As hospitals increasingly lose patients to medical care delivered in clinics and home settings, hospital operators are escalating their efforts to shrink capacity.
Hospitals are operating with fewer beds or closing outright, in some cases to make way for new ambulatory-care centers. In Lakewood, Ohio, where chronic conditions such as heart disease and diabetes are just as prevalent as in the rest of the country, the city is about to close its only hospital, whose 200 beds are typically half empty.
With three other hospitals within seven miles, the low occupancy rate makes city-owned Lakewood Hospital the high-cost provider in the area. “That's not sustainable or competitive,” said Lakewood Mayor Mike Summers, a hospital trustee.
Last month, the city announced it will replace the hospital with a $34 million ambulatory health center and emergency department. The proposal is a lower-cost, more accessible alternative. The new center will bring another 16 primary-care doctors to a community grappling with diabetes, obesity, heart disease and mental illness. “None of those would you lay in a bed to fix,” Summers said.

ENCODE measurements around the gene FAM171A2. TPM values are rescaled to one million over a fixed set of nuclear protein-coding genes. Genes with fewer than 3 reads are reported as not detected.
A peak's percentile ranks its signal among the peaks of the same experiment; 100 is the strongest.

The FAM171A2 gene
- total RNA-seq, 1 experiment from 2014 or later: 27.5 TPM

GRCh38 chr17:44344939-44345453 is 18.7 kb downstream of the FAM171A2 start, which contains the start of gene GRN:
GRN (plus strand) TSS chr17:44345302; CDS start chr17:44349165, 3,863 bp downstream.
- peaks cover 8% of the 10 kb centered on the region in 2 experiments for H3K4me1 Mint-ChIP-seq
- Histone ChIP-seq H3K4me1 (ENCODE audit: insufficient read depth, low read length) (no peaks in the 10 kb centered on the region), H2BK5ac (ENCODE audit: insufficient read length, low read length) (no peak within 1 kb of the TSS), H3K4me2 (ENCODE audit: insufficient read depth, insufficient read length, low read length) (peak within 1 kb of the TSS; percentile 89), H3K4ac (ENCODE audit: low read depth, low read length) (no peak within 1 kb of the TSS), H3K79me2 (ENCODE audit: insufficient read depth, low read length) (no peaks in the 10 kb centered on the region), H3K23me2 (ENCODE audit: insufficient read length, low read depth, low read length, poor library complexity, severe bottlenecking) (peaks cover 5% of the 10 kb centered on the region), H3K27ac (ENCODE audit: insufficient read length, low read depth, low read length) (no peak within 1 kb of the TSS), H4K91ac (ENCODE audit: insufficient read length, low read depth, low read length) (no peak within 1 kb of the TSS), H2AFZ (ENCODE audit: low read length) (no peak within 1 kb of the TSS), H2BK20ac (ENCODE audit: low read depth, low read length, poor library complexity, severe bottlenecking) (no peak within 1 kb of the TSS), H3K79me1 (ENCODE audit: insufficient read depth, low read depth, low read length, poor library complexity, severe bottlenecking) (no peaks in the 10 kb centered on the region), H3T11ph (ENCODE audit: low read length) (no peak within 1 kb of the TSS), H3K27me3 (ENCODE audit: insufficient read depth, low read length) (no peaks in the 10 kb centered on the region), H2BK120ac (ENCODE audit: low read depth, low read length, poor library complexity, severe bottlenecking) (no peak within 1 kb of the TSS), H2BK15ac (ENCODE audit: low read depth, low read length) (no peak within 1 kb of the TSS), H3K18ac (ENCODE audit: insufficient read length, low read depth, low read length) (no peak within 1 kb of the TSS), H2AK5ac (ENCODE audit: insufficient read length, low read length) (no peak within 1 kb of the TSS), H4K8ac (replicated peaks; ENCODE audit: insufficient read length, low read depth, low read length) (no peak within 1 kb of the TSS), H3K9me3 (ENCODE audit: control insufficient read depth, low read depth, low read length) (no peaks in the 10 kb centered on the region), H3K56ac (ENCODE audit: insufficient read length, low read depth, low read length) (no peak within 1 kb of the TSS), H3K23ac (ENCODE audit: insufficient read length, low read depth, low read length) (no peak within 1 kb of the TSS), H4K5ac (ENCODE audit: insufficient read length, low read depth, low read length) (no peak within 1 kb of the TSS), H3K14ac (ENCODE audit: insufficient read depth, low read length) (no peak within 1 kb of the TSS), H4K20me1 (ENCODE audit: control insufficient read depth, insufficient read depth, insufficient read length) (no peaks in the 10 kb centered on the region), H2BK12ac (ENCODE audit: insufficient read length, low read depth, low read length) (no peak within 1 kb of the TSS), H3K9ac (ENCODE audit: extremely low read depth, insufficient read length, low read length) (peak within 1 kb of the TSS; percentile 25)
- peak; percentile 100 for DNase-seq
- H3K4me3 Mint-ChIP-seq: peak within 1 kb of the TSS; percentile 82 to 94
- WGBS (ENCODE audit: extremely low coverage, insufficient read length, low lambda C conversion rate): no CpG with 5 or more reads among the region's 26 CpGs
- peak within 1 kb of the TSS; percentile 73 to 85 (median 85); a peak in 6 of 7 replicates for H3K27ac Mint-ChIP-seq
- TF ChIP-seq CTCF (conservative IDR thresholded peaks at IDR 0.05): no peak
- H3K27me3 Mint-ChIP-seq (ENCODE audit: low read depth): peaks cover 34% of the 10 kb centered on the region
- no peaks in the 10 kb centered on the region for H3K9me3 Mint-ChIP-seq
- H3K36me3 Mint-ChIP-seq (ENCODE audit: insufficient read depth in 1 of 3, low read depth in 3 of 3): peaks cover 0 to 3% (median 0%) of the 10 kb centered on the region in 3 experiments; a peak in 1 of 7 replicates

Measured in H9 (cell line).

Behind closures like Lakewood's are the boom in high deductibles, better technology, more case management and shrinking reimbursement. While hospital admissions and lengths of stay have been falling for years, decline in U.S. hospital capacity has not kept pace. And overall hospital employment has been rising.
But that could change over the next few years. New public policy and marketplace incentives are encouraging health systems to promote prevention and keep patients with chronic diseases out of the hospital. The shift to outpatient care, underway for decades, is accelerating.
New technology and better drugs also are allowing more patients to receive treatment outside of hospitals. Meanwhile, discretionary surgeries and other procedures are still being postponed since household finances remain stressed, partly because of poor wage growth in the wake of the Great Recession, and partly because more workers are being shifted to high-deductible health insurance plans, which increase household medical bills.